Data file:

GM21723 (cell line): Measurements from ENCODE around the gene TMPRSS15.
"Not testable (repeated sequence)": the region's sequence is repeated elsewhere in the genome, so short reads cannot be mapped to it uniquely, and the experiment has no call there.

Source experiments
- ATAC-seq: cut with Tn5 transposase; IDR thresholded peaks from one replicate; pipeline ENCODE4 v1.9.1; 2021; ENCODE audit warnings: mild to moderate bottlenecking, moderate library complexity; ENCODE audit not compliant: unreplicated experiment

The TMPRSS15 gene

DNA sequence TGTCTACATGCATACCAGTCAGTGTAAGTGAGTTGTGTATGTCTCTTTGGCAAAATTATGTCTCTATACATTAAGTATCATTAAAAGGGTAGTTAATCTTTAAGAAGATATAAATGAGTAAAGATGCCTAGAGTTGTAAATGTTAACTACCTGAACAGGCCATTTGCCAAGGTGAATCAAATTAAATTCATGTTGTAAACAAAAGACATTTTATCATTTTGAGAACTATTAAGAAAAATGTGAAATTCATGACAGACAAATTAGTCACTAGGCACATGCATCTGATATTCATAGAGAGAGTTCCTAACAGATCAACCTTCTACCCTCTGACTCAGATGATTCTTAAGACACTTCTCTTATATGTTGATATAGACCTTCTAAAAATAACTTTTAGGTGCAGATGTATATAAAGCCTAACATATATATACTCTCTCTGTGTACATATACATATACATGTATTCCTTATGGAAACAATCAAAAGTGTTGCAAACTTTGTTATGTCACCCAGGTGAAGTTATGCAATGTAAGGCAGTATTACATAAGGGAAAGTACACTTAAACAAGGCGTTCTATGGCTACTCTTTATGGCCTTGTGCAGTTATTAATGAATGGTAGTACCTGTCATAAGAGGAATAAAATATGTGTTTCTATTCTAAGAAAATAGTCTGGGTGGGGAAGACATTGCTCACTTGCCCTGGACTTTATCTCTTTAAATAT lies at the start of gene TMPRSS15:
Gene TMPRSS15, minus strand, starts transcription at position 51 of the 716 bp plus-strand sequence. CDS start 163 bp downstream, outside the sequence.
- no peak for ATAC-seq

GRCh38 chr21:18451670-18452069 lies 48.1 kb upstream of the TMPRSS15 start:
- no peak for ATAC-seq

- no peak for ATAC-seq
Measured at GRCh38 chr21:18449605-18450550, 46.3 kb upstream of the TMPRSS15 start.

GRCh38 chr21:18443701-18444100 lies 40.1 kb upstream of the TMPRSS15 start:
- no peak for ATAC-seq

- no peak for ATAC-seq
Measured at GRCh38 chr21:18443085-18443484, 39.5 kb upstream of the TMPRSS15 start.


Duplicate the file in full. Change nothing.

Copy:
GM21723 (cell line): Measurements from ENCODE around the gene TMPRSS15.
"Not testable (repeated sequence)": the region's sequence is repeated elsewhere in the genome, so short reads cannot be mapped to it uniquely, and the experiment has no call there.

Source experiments
- ATAC-seq: cut with Tn5 transposase; IDR thresholded peaks from one replicate; pipeline ENCODE4 v1.9.1; 2021; ENCODE audit warnings: mild to moderate bottlenecking, moderate library complexity; ENCODE audit not compliant: unreplicated experiment

The TMPRSS15 gene

DNA sequence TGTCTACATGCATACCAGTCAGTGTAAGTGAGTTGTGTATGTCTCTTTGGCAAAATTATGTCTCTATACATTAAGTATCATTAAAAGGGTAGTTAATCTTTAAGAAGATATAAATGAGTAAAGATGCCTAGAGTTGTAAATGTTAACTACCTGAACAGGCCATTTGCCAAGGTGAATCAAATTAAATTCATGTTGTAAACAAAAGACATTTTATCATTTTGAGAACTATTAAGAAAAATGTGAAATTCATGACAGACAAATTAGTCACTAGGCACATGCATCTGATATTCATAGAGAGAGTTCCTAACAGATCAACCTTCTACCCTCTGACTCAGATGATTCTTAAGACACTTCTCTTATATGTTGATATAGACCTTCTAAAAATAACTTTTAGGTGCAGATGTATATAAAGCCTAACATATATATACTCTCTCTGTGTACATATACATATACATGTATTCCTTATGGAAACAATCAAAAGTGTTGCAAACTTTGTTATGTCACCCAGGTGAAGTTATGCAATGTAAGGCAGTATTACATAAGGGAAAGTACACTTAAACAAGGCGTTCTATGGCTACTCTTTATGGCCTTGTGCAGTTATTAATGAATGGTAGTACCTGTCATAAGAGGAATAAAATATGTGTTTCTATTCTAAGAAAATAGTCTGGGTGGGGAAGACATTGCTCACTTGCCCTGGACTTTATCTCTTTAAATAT lies at the start of gene TMPRSS15:
Gene TMPRSS15, minus strand, starts transcription at position 51 of the 716 bp plus-strand sequence. CDS start 163 bp downstream, outside the sequence.
- no peak for ATAC-seq

GRCh38 chr21:18451670-18452069 lies 48.1 kb upstream of the TMPRSS15 start:
- no peak for ATAC-seq

- no peak for ATAC-seq
Measured at GRCh38 chr21:18449605-18450550, 46.3 kb upstream of the TMPRSS15 start.

GRCh38 chr21:18443701-18444100 lies 40.1 kb upstream of the TMPRSS15 start:
- no peak for ATAC-seq

- no peak for ATAC-seq
Measured at GRCh38 chr21:18443085-18443484, 39.5 kb upstream of the TMPRSS15 start.